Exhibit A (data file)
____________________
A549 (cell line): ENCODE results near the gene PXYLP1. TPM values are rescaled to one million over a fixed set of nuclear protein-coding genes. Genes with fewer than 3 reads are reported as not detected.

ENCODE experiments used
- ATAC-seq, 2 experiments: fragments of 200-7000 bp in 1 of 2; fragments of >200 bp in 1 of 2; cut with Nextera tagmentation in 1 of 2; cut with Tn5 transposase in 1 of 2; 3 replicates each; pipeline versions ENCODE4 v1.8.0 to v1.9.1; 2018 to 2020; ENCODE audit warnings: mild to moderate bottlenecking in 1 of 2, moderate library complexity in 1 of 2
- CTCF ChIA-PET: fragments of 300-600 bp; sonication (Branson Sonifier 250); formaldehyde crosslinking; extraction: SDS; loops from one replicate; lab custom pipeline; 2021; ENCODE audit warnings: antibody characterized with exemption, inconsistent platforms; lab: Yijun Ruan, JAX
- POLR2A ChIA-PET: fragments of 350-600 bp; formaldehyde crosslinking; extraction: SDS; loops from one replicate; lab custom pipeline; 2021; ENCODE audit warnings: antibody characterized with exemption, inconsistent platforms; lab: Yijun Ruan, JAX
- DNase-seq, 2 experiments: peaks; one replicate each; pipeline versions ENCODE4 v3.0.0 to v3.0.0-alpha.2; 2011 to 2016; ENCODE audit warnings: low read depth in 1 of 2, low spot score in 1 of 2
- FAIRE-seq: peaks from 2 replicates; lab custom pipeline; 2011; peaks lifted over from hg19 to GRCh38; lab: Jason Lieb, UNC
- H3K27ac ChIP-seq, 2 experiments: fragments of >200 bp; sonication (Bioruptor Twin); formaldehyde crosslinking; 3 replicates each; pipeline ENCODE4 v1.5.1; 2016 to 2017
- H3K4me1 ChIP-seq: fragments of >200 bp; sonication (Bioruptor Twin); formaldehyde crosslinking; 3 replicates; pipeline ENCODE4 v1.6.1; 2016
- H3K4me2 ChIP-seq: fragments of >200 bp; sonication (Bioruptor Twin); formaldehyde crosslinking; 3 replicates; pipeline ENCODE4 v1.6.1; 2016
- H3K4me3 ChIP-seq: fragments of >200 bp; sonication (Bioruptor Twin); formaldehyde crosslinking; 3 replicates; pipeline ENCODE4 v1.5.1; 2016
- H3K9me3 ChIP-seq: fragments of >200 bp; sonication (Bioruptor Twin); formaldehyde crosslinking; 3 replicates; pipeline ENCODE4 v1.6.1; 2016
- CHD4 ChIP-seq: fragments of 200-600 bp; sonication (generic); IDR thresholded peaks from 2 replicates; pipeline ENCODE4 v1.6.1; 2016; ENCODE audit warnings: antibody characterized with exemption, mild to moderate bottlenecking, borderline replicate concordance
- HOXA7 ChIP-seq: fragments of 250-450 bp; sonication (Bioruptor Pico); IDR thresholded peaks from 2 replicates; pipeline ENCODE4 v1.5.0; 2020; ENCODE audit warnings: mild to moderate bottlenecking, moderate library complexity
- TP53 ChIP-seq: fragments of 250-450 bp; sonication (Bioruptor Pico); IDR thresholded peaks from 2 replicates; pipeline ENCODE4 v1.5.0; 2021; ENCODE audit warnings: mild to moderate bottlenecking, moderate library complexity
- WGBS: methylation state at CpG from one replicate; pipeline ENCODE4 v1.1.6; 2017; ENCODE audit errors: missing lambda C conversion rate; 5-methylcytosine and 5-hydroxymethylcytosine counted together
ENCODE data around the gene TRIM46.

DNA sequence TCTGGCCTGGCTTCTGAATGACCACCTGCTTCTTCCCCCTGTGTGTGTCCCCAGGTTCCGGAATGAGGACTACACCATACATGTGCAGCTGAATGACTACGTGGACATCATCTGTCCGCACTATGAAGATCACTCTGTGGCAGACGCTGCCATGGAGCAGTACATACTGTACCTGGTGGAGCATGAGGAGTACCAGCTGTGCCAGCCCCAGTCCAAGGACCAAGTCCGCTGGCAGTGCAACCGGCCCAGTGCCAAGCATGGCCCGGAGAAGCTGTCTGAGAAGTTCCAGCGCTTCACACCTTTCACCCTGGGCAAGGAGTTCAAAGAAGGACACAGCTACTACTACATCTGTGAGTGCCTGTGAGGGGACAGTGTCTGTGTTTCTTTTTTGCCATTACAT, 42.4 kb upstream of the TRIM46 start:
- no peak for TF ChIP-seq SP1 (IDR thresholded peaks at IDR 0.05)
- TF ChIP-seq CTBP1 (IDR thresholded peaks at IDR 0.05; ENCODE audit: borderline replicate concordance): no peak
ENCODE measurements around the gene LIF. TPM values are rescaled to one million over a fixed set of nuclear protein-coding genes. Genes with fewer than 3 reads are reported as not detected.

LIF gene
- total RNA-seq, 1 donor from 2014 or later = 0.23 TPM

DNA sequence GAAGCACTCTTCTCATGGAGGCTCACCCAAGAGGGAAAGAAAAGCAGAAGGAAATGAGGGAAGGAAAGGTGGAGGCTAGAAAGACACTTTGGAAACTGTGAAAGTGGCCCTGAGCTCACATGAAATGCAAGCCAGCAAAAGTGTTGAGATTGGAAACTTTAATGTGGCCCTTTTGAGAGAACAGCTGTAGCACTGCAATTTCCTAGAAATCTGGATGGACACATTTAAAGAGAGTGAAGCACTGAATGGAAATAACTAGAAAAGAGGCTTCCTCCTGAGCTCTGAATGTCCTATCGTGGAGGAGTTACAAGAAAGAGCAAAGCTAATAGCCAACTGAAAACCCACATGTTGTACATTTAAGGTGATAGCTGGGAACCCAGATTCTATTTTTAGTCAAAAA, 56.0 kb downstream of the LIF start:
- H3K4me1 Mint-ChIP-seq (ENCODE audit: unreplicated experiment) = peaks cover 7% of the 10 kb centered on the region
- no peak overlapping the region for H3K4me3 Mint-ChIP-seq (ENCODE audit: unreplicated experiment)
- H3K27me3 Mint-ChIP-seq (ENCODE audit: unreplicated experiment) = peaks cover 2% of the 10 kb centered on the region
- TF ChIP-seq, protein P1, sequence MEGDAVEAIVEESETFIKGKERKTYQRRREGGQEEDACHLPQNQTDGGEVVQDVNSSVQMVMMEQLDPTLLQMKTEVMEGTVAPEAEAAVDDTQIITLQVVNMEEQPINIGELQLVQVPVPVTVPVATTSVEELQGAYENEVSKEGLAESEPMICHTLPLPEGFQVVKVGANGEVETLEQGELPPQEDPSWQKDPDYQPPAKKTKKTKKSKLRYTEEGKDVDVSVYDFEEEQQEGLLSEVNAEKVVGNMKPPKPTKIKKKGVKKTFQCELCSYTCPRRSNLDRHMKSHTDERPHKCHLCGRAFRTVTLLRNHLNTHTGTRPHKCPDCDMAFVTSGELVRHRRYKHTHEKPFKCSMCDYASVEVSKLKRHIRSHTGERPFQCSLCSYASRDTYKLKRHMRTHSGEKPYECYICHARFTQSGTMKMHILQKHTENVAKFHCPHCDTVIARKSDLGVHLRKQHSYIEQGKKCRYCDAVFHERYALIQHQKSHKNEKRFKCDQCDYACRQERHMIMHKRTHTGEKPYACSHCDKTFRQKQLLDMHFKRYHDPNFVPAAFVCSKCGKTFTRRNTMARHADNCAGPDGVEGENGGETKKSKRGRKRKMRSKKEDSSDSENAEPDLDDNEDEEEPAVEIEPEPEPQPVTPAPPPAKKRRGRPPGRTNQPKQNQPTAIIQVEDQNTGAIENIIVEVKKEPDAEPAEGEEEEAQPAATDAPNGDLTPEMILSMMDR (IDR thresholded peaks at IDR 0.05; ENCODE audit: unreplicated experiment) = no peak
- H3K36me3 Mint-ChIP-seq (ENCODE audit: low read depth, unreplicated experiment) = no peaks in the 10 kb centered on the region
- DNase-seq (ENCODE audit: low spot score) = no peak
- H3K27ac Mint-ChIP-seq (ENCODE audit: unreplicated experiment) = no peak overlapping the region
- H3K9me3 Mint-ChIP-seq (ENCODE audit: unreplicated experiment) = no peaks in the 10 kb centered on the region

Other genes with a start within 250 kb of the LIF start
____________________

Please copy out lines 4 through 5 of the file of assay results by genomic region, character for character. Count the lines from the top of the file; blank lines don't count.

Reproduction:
- CTCF ChIA-PET: fragments of 300-600 bp; sonication (Branson Sonifier 250); formaldehyde crosslinking; extraction: SDS; loops from one replicate; lab custom pipeline; 2021; ENCODE audit warnings: antibody characterized with exemption, inconsistent platforms; lab: Yijun Ruan, JAX
- POLR2A ChIA-PET: fragments of 350-600 bp; formaldehyde crosslinking; extraction: SDS; loops from one replicate; lab custom pipeline; 2021; ENCODE audit warnings: antibody characterized with exemption, inconsistent platforms; lab: Yijun Ruan, JAX